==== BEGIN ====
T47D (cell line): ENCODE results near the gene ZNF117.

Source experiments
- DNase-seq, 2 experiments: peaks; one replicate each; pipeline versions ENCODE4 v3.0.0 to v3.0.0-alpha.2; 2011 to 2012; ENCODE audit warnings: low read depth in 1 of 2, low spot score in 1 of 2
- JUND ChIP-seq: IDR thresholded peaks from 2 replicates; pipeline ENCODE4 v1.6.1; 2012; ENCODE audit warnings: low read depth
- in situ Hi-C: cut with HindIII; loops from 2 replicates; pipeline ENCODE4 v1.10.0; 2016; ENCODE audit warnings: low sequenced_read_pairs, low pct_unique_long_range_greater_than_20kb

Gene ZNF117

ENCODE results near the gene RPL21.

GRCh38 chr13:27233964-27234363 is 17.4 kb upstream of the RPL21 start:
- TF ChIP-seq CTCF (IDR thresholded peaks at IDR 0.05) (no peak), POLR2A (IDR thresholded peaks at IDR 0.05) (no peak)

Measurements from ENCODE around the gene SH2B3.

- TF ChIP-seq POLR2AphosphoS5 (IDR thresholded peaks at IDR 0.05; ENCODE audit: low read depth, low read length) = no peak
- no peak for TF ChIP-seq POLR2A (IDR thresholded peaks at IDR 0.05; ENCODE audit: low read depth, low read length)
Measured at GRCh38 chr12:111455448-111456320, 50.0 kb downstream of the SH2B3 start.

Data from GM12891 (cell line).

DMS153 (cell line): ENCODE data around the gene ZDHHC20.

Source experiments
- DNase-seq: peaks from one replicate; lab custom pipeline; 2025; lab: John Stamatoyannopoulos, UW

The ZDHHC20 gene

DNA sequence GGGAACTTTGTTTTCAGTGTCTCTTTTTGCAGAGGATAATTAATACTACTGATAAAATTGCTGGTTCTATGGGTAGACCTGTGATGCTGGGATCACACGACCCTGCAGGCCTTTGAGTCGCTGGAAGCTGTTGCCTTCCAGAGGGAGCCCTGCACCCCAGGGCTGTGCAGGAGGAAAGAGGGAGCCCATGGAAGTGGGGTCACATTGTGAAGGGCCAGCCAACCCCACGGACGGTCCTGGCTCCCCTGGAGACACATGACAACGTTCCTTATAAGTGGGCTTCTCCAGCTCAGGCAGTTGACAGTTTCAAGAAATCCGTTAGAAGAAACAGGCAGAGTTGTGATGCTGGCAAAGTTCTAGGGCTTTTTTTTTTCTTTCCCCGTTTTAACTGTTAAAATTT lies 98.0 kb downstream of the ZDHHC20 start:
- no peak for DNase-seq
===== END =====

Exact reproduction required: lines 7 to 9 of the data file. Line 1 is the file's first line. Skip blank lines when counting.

ENCODE results near the gene RPL21.

GRCh38 chr13:27233964-27234363 is 17.4 kb upstream of the RPL21 start:
- TF ChIP-seq CTCF (IDR thresholded peaks at IDR 0.05) (no peak), POLR2A (IDR thresholded peaks at IDR 0.05) (no peak)